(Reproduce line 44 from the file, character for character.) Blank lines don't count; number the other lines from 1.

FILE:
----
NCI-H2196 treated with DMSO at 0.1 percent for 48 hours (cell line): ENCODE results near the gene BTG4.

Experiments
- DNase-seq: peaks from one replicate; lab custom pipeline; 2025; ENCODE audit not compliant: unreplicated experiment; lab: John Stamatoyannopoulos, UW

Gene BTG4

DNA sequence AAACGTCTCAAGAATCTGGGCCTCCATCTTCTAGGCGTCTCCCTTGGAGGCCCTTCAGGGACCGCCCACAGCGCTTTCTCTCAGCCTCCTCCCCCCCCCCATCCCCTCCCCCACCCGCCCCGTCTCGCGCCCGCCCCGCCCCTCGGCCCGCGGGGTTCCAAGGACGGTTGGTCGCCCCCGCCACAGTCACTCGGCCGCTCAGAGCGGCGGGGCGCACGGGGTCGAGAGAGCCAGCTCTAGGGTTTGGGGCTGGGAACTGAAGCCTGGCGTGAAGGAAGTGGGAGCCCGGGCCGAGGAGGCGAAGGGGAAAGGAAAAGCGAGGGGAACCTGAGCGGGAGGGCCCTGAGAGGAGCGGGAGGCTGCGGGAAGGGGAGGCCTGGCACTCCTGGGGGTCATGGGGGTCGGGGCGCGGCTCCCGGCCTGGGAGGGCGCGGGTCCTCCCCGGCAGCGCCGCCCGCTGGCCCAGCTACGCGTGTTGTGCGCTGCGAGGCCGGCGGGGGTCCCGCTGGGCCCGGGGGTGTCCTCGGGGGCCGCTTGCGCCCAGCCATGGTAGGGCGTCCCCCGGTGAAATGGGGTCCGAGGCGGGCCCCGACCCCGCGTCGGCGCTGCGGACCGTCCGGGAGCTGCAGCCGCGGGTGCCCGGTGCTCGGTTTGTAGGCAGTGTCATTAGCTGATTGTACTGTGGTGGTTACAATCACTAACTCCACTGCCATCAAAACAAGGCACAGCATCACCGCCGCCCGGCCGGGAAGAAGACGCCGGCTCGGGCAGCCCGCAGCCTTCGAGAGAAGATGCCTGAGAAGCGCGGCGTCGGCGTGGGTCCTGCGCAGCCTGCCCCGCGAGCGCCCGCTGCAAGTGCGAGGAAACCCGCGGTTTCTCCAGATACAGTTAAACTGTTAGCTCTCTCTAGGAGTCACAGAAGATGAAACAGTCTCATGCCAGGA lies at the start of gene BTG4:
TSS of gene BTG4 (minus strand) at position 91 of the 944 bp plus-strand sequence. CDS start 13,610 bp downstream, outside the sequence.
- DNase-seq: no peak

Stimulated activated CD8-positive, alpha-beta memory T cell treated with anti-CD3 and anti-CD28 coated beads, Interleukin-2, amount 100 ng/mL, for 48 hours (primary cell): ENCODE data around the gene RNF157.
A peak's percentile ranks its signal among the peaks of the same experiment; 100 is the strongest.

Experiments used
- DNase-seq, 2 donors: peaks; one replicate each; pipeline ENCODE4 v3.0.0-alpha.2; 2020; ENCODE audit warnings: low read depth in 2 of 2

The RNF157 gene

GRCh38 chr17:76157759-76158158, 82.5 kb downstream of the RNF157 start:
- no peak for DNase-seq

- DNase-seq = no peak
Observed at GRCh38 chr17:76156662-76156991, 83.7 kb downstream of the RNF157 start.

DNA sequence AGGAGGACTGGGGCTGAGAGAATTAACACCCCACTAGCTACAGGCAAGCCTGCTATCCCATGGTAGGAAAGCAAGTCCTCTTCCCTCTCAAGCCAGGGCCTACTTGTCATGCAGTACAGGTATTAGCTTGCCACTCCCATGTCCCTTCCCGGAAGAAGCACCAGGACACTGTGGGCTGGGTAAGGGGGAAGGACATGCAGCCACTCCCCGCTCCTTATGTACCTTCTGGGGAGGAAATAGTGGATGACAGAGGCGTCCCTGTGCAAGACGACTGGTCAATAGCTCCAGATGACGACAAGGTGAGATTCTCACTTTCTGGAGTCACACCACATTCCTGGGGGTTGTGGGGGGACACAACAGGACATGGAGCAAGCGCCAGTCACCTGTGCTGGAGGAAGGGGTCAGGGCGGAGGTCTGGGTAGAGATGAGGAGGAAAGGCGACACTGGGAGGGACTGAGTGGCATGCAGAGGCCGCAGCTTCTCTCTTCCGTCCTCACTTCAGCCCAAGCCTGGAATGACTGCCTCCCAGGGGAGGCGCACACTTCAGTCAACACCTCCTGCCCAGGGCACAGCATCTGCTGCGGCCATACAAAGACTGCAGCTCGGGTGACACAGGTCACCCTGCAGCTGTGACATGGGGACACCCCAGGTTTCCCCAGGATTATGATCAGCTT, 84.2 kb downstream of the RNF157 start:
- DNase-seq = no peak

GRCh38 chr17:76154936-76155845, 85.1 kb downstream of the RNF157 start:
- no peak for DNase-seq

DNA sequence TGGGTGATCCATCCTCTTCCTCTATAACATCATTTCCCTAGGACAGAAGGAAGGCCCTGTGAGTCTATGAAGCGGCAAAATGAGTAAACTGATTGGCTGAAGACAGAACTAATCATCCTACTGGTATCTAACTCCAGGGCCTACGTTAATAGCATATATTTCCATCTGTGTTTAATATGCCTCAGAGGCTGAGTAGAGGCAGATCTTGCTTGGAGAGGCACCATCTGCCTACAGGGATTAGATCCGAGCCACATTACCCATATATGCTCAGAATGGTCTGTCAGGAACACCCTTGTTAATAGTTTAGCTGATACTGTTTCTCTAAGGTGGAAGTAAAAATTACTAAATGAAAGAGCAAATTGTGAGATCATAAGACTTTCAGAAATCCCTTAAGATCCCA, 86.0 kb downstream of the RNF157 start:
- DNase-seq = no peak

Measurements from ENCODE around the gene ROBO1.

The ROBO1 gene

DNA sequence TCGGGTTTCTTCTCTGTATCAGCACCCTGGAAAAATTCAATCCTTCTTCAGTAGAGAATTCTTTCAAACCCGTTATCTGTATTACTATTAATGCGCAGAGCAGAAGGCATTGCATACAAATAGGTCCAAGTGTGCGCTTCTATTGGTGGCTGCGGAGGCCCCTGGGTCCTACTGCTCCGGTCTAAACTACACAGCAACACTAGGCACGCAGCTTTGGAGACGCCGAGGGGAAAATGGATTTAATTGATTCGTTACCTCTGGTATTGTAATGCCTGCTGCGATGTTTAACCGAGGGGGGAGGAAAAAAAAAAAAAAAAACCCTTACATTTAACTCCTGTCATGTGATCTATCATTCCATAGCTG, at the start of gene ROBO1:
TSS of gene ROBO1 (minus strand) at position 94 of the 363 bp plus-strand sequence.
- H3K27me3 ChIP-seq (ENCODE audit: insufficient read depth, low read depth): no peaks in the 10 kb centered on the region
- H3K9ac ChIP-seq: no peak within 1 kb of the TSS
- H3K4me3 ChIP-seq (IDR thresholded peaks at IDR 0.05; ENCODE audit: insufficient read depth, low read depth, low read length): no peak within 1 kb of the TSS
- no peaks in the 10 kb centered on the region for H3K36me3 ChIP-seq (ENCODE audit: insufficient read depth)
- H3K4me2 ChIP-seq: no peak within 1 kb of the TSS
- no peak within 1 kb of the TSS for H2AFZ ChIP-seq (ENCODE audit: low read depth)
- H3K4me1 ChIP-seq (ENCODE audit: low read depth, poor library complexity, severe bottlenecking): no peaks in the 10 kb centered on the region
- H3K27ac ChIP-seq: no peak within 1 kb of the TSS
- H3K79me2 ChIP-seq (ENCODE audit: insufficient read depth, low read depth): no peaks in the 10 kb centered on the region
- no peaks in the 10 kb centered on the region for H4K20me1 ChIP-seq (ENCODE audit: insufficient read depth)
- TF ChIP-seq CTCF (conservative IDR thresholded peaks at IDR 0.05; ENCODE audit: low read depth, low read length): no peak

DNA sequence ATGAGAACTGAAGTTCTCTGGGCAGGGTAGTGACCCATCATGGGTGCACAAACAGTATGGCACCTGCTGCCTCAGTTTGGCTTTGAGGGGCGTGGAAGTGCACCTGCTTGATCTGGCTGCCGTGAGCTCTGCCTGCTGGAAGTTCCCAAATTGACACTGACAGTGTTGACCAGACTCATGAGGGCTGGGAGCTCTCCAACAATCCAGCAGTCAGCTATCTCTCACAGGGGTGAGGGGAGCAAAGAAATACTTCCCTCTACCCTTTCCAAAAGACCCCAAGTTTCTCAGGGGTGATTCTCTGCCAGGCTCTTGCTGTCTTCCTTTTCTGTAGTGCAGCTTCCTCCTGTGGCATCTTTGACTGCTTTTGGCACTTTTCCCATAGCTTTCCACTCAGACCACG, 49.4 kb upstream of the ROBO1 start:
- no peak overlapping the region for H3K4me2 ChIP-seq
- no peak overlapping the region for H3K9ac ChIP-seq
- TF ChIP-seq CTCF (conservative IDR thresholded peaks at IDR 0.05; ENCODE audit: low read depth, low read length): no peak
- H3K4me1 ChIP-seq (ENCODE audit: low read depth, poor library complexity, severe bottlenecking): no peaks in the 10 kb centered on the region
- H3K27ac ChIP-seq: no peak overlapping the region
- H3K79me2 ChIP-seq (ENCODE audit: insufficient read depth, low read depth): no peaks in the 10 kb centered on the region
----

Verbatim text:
- H3K79me2 ChIP-seq (ENCODE audit: insufficient read depth, low read depth): no peaks in the 10 kb centered on the region